What you have sent me is a report of urine routine examination. First of all I would like you to elaborate on the type of symptoms you are having so that I can guide you appropriately. One by one I will guide you through the report:
Color: Well the color is highly nonspecific indicator; depending on hydration status, diet etc the color of urine changes. It is diagnostic in some genetic disorders like Phenylketonuria etc. Pale yellow urine is normal.
Specific gravity: Measure the density of urine. Again very nonspecific.
Albumin: Is present in almost every normal individual.
Sugar: Nil is normal. Positive in diabetics.
Bile salt, pigments: Normal.
Ketone bodies: Seen in diabetics. Negative is normal.
Epithelial cells: Lining the urethral tract; it is common to be found in urine.
Pus cell: Pyuria (presence of pus cells) refers to the presence of abnormal numbers of leukocytes that may appear with infection in either the upper or lower urinary tract or with acute glomerulonephritis. Usually, the WBC's are granulocytes. White cells from the vagina, especially in the presence of vaginal and cervical infections, or the external urethral meatus in men and women may contaminate the urine.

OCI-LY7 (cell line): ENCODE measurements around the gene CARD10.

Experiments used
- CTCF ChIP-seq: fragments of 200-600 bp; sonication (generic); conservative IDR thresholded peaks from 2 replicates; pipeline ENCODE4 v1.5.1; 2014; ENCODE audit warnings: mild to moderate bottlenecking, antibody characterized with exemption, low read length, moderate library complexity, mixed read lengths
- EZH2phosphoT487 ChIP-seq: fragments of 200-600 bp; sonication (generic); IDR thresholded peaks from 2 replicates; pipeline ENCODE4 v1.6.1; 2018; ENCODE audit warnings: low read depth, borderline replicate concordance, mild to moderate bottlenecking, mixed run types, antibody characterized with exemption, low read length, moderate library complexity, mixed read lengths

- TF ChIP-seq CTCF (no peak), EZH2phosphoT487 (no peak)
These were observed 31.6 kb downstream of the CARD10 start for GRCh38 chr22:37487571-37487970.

If two or more leukocytes per each high power field (microscopic) appear in non-contaminated urine, the specimen is probably abnormal. Leukocytes have lobed nuclei and granular cytoplasm. For males, the presence of 1-2 WBC is normal; for females- it's up to 4.
Red blood cells may suggests a glomerular disease such as a glomerulonephritis. Dysmorphic RBC's have odd shapes as a consequence of being distorted via passage through the abnormal glomerular structure. Theoretically, no red cells should be found, but some find their way into the urine even in very healthy individuals. However, if one or more red cells can be found in every high power field, and if contamination can be ruled out, the specimen is probably abnormal.
Since you do have increased pus cell and RBC I suggest you either get back to me with details if you are comfortable with it or else contact your family physician.
Dr Sylvester, MD
Thank your for your advise.I shall revert back